State Trooper Arnold Fritz had clued him in to this job one night after he’d come in to rent Hookers and Blow for the third time in a month. Johnny handed him a ten and a five back from his twenty—nobody worried about change— and they’d gotten to talking, no one else in the place.
“Got a job for a guy who can keep his mouth shut,” Fritz had said, toothpick hanging out of his mouth, moving up and down against his yellow teeth as he sucked at it. “Pays 20 bucks an hour, maybe 20 hours a week, varying hours. In fact, once you learn the job, you could pretty much call it any way you see fit.” Johnny thought of the extra money he could make in his off hours.
“I’m listening,” Johnny had said. Fritz sat with him a few times to teach him the ropes, and it wasn’t as if Johnny didn’t know the criminals in town already. “All right,” Johnny had said to himself. “All right.” And so it was. In no time he was sitting on service roads and in certain alleys, visiting the truck stop on 14 and the other adult bookstore, making note of who broke the limit and who sold the speed, all so Fritz could come in when the criminals got lazy and make the bust that would satisfy his superiors and kick him up the line into a cushier job and a better assignment. No one wanted to stay in Wetonawanda for very long.
Later that afternoon Johnny waited for Brady Bragg to come and make his daily run to Wheaty’s. In the meantime, he kept alternating his thumb between Number A and Number B on his phone. Number B was a 607 area code, purchased somewhere in neighboring New York state, so he decided to try it first. He pushed the button and after a few moments a man picked up. “Brady,” the man on the other end said. “Who’s this?” Johnny groaned at the voice and thumbed it off. Fucking Brady.
Just in case push came to a motherfucking shove, Johnny had a five-gallon can of gas in the trunk and an old lockable Zippo lighter stashed in his pocket. Before he pushed Number A, he brought the Zippo out and set it on the seat next to him.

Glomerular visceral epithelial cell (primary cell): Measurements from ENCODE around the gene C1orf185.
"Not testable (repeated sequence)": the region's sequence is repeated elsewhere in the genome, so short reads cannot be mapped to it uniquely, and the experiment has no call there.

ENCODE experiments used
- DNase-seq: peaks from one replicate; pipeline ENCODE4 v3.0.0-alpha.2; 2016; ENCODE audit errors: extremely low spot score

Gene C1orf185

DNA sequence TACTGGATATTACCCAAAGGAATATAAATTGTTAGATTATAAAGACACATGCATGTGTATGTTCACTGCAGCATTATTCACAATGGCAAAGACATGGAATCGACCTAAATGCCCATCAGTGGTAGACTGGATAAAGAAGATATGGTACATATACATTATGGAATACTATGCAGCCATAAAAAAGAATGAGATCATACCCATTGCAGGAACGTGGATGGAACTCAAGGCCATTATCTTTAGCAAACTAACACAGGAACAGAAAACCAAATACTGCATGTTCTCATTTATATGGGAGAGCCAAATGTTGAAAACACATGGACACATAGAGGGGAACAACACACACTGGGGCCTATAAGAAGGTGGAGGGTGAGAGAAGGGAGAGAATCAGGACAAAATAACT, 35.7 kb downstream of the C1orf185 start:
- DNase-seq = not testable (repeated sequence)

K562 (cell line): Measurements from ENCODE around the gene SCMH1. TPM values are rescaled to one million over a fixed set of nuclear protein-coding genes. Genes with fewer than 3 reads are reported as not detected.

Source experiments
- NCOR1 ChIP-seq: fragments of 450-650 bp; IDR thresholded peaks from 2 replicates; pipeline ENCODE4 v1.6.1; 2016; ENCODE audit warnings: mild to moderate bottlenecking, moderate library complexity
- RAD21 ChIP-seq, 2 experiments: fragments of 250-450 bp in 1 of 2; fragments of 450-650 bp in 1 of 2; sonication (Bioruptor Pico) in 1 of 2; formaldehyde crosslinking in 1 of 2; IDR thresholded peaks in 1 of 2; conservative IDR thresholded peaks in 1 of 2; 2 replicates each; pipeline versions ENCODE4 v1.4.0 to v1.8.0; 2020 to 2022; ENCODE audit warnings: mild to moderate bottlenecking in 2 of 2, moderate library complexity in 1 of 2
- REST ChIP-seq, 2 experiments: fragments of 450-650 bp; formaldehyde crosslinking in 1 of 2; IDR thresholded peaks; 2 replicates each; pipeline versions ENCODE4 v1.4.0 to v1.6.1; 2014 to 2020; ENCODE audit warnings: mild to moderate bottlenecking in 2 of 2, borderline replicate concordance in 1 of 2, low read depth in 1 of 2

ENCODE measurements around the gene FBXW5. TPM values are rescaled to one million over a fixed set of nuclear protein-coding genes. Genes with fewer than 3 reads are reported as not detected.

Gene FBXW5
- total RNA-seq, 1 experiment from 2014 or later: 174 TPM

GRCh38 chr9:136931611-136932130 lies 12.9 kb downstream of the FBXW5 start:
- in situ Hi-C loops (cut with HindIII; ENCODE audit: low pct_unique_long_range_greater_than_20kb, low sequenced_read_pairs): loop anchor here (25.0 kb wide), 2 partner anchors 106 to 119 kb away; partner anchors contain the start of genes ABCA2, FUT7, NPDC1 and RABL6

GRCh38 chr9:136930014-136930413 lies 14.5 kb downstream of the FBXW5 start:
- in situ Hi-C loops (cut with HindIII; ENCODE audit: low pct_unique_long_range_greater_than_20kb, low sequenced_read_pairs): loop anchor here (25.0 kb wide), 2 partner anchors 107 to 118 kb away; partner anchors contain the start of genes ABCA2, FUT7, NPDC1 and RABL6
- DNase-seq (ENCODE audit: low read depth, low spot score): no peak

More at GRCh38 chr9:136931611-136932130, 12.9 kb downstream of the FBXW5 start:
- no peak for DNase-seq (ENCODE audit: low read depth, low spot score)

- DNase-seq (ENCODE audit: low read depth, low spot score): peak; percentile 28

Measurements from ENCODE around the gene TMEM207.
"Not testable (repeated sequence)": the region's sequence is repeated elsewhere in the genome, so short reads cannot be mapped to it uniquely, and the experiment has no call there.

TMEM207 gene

Johnny managed to clock the sixteen-year-old Vanderpool kid doing a smoking 110. He put a double check next to Vanderpool. The fourth time he’d noted him this month. He’d be off the road soon via Fritz or via accident. Around four in the afternoon, just as it started getting dark, Brady Bragg came roaring through at his usual 90 miles per. No one followed him today. Brady got out of the car in the Wheaty’s parking lot, and he had a woman with him. And a girl. Sonofabitch. Dora. Johnny angrily pushed Number A. A business-like pleasant woman answered the line. “McKinley Fertility Center,” she said. “How may I help you?” Oh God.
“Can I speak with Dora Piper?” he said hesitantly.
“You just missed Ms. Piper,” the woman said. “Now what was your name again?” Johnny thumbed off the line and contemplated what he had learned.
The three of them disappeared into Wheaty’s. Johnny guessed they were going to eat dinner. Wagh. Brady had taken his wife, now he would take his daughter too? Not hardly. Brady walked down the road, gas can banging against his thigh, tire tool in his off hand. He took the half-mile of road as quickly as he could. Seven or eight cars and a couple trucks remained in the driveway with Brady’s Mustang. He walked over quickly and smashed in the driver’s side window of Brady’s ride and opened up the car. It took only seconds to douse the leather interior. Johnny backed up and threw the lit locked Zippo into the car where it exploded into a tiny poof of flame that grew larger and larger by the moment. With it, Johnny felt his hopes for a happy family from these ashes grow modestly too.
When the car had taken off sufficiently, he walked inside, the tire iron still in his hand. Dora and Sylvia and Brady sat at a back table, eating cheeseburgers and fries. Nobody at the table looked comfortable, and it took Johnny only a sad moment to realize he’d irrevocably fucked it up.
“It’s not what you think.” Brady looked up at him, a weary look of resignation in his eyes, then at the tire iron. “But you know that don’t you? What the fuck do you want then?” Brady said.
Johnny swallowed. “Wanted to tell you,” he said softly. “Your car is on fire.” Just then an explosion shook the room to cries of astonishment and alarm from the patrons. Brady leapt up and rushed outside. Two of three people followed him excitedly.
“Johnny,” Dora said, her eyes filling. “I wanted to have a baby. But you.” She left the sentence unfinished. All around them the restaurant emptied. A swell of noise came through the door, and the smell of burning gas, an undertone of leather. The sound of sirens in the distance.
Sylvia blinked back tears too. “Oh Daddy, that car meant the world to him.” she said. “What did you do that for?”
Copyright © 2021 Rusty Barnes.
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KRAJ THE ENFORCER
Available at Shotgun Honey Books